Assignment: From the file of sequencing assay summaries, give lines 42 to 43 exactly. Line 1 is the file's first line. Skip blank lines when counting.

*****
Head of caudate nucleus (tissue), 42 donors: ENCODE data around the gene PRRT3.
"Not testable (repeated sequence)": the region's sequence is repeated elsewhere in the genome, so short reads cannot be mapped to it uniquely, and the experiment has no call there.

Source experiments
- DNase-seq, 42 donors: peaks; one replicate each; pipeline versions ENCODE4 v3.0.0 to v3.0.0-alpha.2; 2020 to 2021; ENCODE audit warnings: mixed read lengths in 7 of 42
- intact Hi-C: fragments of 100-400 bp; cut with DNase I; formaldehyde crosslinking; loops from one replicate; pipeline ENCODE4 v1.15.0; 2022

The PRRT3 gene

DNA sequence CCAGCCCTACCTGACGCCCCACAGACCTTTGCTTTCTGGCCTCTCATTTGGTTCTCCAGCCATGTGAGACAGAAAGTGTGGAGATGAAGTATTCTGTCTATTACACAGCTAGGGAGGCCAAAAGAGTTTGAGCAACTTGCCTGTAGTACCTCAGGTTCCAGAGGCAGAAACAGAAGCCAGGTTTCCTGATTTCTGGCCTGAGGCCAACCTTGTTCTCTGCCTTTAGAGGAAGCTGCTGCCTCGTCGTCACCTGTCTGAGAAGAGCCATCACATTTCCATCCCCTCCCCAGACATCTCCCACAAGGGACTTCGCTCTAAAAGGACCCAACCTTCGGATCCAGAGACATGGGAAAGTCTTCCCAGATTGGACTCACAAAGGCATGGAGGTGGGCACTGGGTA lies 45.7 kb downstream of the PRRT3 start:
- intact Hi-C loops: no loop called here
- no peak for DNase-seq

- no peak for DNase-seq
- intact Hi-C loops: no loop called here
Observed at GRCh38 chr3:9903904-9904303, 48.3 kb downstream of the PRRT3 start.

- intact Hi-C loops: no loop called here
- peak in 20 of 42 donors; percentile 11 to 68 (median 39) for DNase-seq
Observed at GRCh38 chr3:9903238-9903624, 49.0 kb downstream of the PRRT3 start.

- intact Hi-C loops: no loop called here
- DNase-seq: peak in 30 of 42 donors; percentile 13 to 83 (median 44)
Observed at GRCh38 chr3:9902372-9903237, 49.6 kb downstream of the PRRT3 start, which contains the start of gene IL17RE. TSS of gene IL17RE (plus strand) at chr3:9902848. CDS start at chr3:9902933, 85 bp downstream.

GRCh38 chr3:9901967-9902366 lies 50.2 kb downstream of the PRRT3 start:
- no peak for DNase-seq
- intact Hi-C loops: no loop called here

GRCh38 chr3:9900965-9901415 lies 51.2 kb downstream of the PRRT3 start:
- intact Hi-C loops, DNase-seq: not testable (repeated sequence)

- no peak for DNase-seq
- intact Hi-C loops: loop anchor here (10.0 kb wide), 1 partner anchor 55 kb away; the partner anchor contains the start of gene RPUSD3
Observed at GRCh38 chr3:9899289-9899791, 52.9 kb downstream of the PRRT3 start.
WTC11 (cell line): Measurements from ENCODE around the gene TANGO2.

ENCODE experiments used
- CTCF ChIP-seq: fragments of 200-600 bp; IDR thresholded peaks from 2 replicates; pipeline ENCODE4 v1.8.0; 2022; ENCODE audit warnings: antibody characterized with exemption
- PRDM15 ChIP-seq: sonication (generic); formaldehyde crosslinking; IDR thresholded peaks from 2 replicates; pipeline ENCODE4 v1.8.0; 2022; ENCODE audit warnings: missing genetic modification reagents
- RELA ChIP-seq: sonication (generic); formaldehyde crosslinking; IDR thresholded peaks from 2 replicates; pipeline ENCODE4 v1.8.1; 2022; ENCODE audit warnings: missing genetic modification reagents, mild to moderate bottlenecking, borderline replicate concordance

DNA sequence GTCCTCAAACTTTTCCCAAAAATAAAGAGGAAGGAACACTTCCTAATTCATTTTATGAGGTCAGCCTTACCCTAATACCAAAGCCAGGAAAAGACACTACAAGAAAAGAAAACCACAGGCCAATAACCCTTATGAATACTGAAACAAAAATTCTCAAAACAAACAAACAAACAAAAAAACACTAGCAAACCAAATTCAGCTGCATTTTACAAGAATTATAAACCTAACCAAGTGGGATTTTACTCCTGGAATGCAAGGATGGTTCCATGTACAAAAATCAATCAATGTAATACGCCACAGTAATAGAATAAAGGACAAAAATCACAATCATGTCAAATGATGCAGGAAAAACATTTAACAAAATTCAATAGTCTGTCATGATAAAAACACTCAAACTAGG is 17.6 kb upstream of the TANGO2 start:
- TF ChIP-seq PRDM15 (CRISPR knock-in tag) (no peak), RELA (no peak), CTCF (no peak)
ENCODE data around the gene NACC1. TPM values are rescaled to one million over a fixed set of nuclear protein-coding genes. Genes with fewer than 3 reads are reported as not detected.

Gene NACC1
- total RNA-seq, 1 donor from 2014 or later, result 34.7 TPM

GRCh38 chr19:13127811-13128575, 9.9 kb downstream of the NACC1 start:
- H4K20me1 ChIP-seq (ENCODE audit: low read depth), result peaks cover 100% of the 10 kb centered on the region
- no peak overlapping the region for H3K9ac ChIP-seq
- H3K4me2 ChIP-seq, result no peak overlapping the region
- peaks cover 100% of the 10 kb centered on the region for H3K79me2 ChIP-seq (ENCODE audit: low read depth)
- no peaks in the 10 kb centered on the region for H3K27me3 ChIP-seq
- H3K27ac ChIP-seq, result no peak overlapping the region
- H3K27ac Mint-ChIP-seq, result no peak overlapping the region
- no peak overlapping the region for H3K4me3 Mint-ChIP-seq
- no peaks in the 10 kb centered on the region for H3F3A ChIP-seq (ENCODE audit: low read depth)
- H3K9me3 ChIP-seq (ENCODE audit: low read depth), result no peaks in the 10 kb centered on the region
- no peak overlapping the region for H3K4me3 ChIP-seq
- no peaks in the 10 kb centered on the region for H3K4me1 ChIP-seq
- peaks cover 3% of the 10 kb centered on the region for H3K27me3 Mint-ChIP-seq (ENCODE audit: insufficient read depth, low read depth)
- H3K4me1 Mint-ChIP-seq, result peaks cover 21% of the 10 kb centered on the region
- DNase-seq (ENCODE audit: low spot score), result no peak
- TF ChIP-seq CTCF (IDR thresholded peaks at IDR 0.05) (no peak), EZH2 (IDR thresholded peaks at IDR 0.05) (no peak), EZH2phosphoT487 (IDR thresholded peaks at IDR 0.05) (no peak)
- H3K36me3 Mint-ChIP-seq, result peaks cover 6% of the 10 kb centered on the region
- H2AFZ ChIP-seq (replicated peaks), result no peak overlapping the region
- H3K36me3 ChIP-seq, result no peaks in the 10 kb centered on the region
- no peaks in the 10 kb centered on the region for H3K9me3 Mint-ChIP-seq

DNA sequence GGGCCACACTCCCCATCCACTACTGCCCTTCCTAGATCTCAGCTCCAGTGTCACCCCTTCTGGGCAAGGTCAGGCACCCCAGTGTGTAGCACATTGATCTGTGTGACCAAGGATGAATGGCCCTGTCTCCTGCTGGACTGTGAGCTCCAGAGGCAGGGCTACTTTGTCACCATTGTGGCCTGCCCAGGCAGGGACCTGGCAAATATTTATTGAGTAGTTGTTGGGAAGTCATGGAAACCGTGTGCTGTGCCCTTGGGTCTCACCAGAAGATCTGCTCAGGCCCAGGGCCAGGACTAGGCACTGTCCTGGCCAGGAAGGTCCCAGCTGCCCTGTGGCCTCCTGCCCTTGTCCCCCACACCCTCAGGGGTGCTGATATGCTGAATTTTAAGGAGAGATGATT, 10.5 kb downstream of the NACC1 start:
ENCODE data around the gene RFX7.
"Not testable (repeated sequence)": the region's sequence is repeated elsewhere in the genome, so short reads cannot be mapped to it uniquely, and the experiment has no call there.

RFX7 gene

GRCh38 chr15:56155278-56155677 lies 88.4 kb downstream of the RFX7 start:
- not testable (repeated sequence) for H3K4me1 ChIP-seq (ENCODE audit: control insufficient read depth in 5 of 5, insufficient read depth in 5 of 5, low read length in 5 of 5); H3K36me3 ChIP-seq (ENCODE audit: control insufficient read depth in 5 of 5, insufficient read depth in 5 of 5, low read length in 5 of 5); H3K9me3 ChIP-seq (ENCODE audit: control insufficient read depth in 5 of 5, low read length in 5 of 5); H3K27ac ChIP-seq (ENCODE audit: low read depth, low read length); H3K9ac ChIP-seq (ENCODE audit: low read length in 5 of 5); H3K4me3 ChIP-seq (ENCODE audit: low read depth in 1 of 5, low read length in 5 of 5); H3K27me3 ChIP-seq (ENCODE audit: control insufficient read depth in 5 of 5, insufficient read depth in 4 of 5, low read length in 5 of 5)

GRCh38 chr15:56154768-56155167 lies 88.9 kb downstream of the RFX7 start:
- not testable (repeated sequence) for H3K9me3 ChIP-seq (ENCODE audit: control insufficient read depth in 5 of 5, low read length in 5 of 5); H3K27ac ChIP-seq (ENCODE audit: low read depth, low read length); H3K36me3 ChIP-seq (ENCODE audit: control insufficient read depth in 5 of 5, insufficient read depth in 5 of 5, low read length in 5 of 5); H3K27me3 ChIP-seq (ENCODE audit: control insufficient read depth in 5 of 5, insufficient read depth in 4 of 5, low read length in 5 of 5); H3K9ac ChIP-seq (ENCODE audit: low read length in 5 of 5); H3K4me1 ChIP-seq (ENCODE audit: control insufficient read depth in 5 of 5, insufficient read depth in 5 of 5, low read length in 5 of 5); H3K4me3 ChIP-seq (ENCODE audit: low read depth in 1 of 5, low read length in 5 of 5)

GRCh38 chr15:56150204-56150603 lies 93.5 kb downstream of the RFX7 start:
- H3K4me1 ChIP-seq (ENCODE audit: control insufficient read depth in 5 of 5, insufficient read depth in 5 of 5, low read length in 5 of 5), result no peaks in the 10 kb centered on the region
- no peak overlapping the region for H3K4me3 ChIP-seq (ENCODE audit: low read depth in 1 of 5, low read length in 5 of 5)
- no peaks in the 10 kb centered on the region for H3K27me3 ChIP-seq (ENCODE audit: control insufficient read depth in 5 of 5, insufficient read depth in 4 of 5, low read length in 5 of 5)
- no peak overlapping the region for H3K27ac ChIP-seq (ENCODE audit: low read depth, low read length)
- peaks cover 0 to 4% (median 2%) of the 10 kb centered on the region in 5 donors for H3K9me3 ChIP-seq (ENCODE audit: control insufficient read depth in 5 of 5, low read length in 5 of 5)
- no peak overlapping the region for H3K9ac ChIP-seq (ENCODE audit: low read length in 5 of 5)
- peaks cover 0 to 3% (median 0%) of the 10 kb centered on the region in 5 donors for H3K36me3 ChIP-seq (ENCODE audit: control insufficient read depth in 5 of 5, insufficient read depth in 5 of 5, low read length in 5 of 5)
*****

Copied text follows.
- no peaks in the 10 kb centered on the region for H3K27me3 ChIP-seq
- H3K27ac ChIP-seq, result no peak overlapping the region